NHS Reforms and the Working Lives of Midwives and Physiotherapists

Cambridge Centre for Business Research Working Paper No. 344

36 Pages Posted: 20 Sep 2011

See all articles by Frank Wilkinson

Frank Wilkinson

University of London - Birkbeck College

Anna Bullock

University of Cambridge - Centre for Business Research (CBR)

Brendan Burchell

affiliation not provided to SSRN

Suzanne J. Konzelmann

University of London - Birkbeck College - Faculty of Social Sciences, School of Management and Organizational Psychology; University of Cambridge - Faculty of Social and Political Sciences

Roy Mankelow

affiliation not provided to SSRN

Date Written: June 1, 2007

Abstract

From 2000 the NHS was subjected to a series of far reaching reforms, the purposes of which were to increase the role of the primary care sector in commissioning and providing services, promote healthier life styles, reduce health inequality, and improve service standards. These were seen as requiring a greater leadership role from health professionals, closer and more cooperative working between health professionals, and between health professionals, social services, and community and other service providers. The project surveyed a random sample of midwives and physiotherapists to investigate their perceptions of the effectiveness of the reforms, and their effects on working lives. The predominant perception was that NHS reforms had negatively affected the funding of their services; and had done little to improve service quality, delivery or organization. Although the potential existed for the reforms to improve services, the necessary resources and required staffing were not made available and the objectives of the reforms were only partially secured by intensifying of work. The downside of this was a deterioration of the sociopsychological well being of midwives and physiotherapists, especially the former, exacerbating the shortage of skilled and experienced. Shortage of staff and the associated increased work burdens were demoralizing and demotivating; morale and job satisfaction declined, and job insecurity and labor turnover increased.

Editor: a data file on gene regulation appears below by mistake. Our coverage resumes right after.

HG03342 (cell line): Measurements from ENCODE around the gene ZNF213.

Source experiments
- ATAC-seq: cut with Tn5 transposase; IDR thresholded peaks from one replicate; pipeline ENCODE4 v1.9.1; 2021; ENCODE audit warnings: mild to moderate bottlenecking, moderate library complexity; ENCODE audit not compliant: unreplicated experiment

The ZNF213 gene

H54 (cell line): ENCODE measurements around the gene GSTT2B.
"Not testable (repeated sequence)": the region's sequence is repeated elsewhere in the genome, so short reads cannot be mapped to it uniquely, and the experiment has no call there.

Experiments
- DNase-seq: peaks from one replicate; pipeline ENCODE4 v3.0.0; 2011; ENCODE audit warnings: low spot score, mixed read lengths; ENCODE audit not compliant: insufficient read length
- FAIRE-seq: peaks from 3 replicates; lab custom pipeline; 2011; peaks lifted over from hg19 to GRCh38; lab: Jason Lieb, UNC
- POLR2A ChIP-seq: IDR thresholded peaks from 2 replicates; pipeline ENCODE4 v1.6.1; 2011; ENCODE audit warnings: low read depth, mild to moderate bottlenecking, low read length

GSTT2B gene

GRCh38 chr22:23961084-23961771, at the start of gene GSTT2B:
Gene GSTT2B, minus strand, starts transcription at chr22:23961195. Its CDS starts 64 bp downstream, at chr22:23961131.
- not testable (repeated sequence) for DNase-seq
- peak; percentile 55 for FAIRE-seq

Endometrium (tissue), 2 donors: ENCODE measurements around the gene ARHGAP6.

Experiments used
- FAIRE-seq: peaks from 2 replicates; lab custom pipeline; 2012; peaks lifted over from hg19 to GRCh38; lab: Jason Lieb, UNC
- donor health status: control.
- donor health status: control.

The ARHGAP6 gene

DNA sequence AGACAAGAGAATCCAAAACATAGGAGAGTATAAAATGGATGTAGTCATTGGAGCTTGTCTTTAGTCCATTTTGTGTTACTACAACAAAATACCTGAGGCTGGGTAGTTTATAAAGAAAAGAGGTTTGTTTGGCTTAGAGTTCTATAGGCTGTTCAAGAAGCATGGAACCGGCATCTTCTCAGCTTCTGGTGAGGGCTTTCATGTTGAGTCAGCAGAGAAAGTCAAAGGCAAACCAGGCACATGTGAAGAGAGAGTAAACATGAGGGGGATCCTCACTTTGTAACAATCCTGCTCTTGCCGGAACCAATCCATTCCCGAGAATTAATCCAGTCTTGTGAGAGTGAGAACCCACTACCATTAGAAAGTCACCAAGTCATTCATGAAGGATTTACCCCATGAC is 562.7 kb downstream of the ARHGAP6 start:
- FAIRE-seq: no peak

Keywords: professional work, midwives, physiotherapists, Britain, public sector reforms, job satisfaction, morale

JEL Classification: J44, L84

Suggested Citation

Wilkinson, Frank and Bullock, Anna and Burchell, Brendan and Konzelmann, Suzanne J. and Mankelow, Roy, NHS Reforms and the Working Lives of Midwives and Physiotherapists (June 1, 2007). Cambridge Centre for Business Research Working Paper No. 344, Available at SSRN: https://ssrn.com/abstract=1930858 or http://dx.doi.org/10.2139/ssrn.1930858

Frank Wilkinson (Contact Author)

University of London - Birkbeck College ( email )

Department of Management
London WC1E 7HX
United Kingdom

Anna Bullock

University of Cambridge - Centre for Business Research (CBR) ( email )

King's Parade
Cambridge, CB3 0DS
United Kingdom

Brendan Burchell

affiliation not provided to SSRN ( email )

Suzanne J. Konzelmann

University of London - Birkbeck College - Faculty of Social Sciences, School of Management and Organizational Psychology ( email )

Malet Street
Bloomsbury
London, WC1E 7HX
United Kingdom
+44 (0) 207 631 6799 (Phone)

HOME PAGE: http://www.bbk.ac.uk/management/our-staff/academics/konzelmann

University of Cambridge - Faculty of Social and Political Sciences ( email )

ESRC Centre for Business Research
Cambridge, CB2 1TN
United Kingdom
+44 1223 337733 (Phone)

Roy Mankelow

affiliation not provided to SSRN

No Address Available

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